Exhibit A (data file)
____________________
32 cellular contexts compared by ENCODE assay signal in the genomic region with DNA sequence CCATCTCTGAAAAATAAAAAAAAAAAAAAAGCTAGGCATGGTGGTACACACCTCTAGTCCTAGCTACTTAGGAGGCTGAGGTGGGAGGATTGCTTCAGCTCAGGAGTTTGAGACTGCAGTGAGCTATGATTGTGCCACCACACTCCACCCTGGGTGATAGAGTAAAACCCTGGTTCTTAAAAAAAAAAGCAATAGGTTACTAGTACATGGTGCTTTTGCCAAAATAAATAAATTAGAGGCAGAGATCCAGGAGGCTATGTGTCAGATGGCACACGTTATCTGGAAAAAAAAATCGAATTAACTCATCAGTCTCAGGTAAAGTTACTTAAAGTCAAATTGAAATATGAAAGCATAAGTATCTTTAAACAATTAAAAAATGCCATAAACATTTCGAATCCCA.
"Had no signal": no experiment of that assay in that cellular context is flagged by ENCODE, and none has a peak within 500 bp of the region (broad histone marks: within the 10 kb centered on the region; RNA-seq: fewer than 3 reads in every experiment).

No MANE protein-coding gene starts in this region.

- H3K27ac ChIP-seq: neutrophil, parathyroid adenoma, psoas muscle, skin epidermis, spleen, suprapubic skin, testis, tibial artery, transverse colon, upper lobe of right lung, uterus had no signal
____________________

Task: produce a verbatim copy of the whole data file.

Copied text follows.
32 cellular contexts compared by ENCODE assay signal in the genomic region with DNA sequence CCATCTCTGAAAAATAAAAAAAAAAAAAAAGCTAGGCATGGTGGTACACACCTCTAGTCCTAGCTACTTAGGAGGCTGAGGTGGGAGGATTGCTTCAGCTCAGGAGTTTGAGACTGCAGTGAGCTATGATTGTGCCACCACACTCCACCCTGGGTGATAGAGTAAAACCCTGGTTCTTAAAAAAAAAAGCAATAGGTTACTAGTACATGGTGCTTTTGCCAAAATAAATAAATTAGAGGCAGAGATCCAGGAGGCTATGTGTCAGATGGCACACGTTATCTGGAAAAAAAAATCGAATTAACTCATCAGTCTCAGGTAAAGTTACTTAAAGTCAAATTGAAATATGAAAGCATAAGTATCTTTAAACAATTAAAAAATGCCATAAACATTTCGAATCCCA.
"Had no signal": no experiment of that assay in that cellular context is flagged by ENCODE, and none has a peak within 500 bp of the region (broad histone marks: within the 10 kb centered on the region; RNA-seq: fewer than 3 reads in every experiment).

No MANE protein-coding gene starts in this region.

- H3K27ac ChIP-seq: neutrophil, parathyroid adenoma, psoas muscle, skin epidermis, spleen, suprapubic skin, testis, tibial artery, transverse colon, upper lobe of right lung, uterus had no signal